Several studies have addressed the relation and relevance of serum cholesterol levels to outcome in CHF patients in particular, and the results consistently suggest that lower cholesterol is associated with increased mortality (). More specifically, for each millimoles/liter decrease in total cholesterol, mortality increases by 25% [23
]. This phenomenon of “reverse epidemiology” in CHF is not unique for cholesterol levels, and also exists for body mass index and blood pressure [44
]. Nevertheless, the above-mentioned studies are observational studies and therefore of limited value. Although most studies are corrected for several indicators, such as nutritional status and cachexia, they may have been inadequately adjusted for other confounders. Lower cholesterol may mark an end-stage disease epiphenomenon, due to reduced hepatic cholesterol synthetic capacity. The endotoxin lipoprotein hypothesis, however, offers a plausible explanation for the observed relationship. This hypothesis postulates that higher levels of cholesterol might be beneficial in CHF because of the ability of cholesterol to modulate inflammatory immune function [45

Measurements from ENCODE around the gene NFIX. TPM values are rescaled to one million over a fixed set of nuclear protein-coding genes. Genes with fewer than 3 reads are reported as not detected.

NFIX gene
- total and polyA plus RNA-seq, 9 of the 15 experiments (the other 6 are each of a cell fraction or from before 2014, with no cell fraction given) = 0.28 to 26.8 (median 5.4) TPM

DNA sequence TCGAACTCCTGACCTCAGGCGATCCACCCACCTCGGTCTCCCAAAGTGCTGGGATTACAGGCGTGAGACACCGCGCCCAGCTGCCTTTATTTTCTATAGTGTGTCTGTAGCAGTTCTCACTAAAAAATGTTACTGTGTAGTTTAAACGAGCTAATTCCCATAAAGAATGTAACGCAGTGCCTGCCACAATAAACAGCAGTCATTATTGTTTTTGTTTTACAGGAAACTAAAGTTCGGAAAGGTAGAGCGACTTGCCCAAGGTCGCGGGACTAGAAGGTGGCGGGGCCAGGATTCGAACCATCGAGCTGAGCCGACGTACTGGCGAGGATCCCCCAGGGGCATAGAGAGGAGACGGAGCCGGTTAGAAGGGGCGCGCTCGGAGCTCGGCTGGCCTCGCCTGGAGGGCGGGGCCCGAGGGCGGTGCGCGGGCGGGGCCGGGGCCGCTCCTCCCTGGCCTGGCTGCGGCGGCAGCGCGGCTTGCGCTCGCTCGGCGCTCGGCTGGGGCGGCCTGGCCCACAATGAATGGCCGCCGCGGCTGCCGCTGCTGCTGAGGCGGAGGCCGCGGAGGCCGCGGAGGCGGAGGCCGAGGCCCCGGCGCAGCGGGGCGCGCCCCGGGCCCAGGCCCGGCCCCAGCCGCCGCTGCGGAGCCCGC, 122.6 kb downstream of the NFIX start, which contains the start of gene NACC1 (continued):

]. CHF patients have increased serum cytokine levels, which might be linked to increased endotoxin levels [46
]. Circulating cholesterol- and triglyceride-rich lipoproteins are natural nonspecific buffers of endotoxins. They have the capacity to bind and detoxify bacterial lipopolysaccharides. In parallel with raised lipopolysaccharide plasma concentrations, patients with edematous and severe CHF show substantial immune activation [46
]. Episodes of endotoxemia may occur, and reducing lipoproteins could adversely affect lipopolysaccharide bioactivity modification [45
Clinical Evidence Supporting Statin Therapy in CHF
Several post hoc subgroup analyses of data from large clinical statin trials have been published, and have examined the effects of statins in CHF or on the development of CHF [2